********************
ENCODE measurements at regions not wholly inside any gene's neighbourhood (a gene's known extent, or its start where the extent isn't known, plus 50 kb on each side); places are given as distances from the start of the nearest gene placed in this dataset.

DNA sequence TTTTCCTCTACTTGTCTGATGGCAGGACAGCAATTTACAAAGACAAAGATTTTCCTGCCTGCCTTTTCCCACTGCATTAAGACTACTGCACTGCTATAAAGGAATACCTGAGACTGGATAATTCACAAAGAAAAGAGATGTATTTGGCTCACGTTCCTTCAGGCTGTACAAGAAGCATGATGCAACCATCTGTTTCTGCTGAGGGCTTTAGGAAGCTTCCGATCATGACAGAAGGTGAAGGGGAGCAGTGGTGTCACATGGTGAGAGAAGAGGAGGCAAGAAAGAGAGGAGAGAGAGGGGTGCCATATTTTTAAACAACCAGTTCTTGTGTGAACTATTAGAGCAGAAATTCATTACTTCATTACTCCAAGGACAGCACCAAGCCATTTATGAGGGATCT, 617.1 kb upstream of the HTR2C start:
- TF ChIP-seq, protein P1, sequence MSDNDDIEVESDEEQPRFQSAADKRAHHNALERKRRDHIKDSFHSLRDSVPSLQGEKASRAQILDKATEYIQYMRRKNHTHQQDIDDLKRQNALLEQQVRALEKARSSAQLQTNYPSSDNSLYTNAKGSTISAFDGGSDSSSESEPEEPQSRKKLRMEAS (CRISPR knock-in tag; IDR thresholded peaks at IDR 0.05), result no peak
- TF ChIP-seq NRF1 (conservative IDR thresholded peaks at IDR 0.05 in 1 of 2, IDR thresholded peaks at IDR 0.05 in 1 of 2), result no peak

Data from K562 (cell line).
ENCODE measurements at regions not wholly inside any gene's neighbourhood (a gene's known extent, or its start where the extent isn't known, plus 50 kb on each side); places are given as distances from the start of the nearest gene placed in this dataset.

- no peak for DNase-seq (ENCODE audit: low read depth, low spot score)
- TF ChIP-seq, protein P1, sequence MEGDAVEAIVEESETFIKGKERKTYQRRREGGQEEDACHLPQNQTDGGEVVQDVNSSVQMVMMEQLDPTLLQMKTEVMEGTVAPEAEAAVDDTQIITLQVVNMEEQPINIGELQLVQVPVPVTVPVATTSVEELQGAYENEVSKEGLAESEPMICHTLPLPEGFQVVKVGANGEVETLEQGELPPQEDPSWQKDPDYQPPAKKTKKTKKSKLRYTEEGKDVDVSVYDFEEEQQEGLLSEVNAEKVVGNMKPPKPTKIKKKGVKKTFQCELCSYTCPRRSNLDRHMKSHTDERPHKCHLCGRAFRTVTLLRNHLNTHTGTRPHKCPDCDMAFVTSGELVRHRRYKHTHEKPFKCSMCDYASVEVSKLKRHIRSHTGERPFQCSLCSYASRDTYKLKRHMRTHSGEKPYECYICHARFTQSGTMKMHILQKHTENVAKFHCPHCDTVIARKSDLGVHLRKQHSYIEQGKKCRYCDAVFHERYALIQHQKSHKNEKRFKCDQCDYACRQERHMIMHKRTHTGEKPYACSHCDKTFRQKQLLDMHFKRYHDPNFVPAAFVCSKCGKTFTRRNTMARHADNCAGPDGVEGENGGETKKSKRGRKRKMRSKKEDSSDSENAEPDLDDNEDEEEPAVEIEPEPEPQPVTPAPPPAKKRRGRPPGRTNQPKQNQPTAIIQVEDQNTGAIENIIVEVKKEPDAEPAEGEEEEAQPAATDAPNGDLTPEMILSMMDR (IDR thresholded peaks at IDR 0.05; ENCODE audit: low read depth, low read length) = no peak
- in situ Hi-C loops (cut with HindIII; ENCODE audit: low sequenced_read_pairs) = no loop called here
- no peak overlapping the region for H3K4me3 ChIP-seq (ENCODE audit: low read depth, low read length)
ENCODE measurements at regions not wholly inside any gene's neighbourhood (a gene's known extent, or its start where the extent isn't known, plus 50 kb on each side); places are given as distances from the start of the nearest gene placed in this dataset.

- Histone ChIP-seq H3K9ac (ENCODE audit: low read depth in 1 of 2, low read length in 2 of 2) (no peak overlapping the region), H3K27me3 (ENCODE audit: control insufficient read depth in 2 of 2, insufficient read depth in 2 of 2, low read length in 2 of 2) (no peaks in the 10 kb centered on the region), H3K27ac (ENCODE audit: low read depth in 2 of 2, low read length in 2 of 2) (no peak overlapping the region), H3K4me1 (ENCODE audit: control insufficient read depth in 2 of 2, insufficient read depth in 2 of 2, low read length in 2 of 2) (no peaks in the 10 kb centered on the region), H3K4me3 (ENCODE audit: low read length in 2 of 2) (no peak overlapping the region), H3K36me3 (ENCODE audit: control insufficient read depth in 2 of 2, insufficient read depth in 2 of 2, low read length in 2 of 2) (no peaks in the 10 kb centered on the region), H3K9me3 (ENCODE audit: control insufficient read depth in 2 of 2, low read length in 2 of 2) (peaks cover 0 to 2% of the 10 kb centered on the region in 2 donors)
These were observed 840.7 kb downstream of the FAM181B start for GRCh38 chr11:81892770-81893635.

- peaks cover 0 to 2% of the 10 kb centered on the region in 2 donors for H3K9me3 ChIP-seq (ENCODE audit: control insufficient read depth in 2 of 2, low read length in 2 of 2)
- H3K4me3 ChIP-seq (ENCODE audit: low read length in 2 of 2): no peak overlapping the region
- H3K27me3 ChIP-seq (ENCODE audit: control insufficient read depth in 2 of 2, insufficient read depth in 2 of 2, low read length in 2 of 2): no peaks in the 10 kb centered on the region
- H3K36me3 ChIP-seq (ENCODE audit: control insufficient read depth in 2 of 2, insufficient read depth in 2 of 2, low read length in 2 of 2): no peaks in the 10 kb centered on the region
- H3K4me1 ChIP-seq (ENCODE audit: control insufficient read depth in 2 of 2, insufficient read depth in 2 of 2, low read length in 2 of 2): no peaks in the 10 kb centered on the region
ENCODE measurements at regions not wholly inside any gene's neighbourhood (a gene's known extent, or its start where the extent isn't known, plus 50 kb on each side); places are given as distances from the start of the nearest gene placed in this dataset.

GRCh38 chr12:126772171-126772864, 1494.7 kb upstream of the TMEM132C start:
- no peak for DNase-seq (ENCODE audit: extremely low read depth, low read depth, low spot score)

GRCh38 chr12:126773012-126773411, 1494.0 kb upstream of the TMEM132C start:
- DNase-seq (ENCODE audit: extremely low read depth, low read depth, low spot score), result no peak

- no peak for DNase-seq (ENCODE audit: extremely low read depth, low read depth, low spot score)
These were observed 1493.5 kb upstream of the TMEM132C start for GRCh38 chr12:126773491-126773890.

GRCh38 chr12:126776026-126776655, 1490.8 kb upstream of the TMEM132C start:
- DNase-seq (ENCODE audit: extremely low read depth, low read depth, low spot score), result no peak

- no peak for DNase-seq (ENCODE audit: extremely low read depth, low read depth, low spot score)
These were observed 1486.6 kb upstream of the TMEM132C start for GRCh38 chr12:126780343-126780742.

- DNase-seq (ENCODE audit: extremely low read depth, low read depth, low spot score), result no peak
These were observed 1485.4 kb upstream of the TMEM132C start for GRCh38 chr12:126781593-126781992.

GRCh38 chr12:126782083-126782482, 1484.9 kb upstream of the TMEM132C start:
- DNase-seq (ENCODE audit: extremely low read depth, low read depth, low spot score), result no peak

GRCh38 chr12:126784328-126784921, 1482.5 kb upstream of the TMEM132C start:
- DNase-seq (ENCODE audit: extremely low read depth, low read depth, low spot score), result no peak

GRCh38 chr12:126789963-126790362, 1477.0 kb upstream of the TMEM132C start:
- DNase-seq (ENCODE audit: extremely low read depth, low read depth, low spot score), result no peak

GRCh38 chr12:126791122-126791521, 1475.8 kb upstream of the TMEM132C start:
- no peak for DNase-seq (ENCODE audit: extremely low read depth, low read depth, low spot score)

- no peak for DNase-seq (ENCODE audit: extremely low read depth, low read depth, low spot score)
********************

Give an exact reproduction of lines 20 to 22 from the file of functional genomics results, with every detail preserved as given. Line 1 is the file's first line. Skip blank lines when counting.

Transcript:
GRCh38 chr12:126772171-126772864, 1494.7 kb upstream of the TMEM132C start:
- no peak for DNase-seq (ENCODE audit: extremely low read depth, low read depth, low spot score)

GRCh38 chr12:126773012-126773411, 1494.0 kb upstream of the TMEM132C start: